Coffee boosts memory, relieves stress: Study

by L&D02 Sep 2016
Drinking coffee (in moderation) has been linked with burning fat, fighting depression and even lowering your risk of Type II diabetes and Parkinson’s.
Now, new research suggests that the caffeine in coffee helps boost your memory and reduce stress.
The study looked at the receptor in the brain which wears down with age and stress.
The researchers have confirmed that this certain receptor, called adenosine A2AR, is linked to memory impairments related to age.
As time goes by, our brains increase the amount of stress hormones which has a harmful impact on memory.

Researchers at the French research institute Inserm induced this ageing process on animal models.

They then fed them the caffeine analog, which blocks and protect the age- and stress-related receptor. Consequently, their memory and stress normalised.

This study is set to be used to further develop their understanding of cognitive impairments in conditions such as Alzheimer's.
Luisa Lopes, coordinator of the study, said this is part of a larger study initiated four years ago in which they identified the role of this receptor in stress, but did not know whether its activation would be enough to trigger all the changes.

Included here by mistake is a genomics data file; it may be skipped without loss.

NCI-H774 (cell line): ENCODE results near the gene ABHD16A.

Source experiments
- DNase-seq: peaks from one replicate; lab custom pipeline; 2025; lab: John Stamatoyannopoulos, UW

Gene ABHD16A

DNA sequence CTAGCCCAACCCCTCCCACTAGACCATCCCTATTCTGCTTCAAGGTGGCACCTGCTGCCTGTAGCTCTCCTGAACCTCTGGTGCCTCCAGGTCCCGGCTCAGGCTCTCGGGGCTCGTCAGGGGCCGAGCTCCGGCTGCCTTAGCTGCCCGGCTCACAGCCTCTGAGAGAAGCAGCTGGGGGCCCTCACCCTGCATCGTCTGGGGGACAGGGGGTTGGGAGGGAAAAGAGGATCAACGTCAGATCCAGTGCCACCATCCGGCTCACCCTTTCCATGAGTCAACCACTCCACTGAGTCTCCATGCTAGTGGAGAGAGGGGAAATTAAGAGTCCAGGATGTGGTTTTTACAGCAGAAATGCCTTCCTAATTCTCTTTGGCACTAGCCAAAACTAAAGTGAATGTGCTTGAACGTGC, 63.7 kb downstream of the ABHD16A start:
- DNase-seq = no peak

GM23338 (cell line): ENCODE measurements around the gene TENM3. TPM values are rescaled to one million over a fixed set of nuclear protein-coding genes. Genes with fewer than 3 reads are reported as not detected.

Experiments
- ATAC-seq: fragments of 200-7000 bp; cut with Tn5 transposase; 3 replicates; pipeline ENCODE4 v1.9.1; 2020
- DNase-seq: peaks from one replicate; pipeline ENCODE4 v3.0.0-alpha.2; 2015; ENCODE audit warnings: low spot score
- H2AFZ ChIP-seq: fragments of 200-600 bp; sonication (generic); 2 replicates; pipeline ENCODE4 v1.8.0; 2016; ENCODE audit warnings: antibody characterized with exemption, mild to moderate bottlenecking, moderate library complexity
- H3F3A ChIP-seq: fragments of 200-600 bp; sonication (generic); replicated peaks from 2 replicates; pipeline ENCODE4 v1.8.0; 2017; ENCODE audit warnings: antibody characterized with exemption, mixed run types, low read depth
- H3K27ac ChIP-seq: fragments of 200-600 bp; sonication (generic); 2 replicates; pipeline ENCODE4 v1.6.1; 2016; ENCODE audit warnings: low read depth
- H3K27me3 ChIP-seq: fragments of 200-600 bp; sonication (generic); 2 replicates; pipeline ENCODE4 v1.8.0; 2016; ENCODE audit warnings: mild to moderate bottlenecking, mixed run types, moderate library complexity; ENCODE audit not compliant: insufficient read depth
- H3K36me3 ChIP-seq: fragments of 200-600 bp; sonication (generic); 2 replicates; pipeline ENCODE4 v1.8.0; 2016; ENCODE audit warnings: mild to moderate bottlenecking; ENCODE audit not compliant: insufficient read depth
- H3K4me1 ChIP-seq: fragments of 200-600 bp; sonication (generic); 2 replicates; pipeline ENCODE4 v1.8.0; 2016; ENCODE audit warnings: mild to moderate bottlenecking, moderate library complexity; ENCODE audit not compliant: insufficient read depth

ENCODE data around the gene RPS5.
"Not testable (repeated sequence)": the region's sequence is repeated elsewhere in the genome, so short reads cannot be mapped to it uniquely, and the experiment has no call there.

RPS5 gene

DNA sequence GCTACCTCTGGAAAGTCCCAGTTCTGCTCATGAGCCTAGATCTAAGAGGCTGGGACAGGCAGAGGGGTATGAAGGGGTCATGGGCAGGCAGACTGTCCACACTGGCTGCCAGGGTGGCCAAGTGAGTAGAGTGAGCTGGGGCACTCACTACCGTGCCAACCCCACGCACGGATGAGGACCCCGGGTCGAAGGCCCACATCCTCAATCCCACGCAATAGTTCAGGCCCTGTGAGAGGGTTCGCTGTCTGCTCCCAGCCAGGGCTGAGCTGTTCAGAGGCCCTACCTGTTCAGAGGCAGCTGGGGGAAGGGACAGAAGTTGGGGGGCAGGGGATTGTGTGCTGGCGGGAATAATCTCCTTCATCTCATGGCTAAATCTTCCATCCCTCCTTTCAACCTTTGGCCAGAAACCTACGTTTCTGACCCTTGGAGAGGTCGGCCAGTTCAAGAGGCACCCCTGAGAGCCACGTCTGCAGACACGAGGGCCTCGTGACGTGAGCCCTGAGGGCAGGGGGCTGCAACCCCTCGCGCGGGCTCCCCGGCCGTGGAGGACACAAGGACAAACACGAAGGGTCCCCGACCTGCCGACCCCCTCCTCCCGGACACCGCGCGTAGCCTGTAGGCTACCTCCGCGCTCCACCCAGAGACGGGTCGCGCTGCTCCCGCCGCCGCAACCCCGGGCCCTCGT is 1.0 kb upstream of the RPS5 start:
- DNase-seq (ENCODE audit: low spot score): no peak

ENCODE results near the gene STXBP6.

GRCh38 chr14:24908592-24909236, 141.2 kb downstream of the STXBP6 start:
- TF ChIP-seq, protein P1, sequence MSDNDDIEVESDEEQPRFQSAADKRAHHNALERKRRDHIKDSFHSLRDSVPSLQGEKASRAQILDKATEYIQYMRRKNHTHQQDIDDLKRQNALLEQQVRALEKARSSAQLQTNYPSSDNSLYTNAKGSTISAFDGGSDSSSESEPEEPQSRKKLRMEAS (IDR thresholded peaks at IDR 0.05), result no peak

“We now found that by altering the amount of this receptor alone in neurons from hippocampus and cortex – memory related areas – is sufficient to induce a profile that we designate as ‘early-aging’ combining the memory loss and an increase in stress hormones in plasma (cortisol),” Lopes was quoted as saying by Consumer Affairs.
“This is important not only to understand the fundamental changes that occur upon aging, but it also identifies the dysfunctions of the adenosine A2AR receptor as a key player in triggering these changes. And a very appealing therapeutic target.”
The researcher director David Blum added that in elderly people, we know there is an increase of stress hormones that have an impact on memory.
“Our work supports the view that the precognitive effects of A2AR antagonists, namely caffeine, observed in Alzheimer’s and age-related cognitive impairments may rely on this ability to counteract the loss of stress controlling mechanisms that occurs upon aging,” said Blum.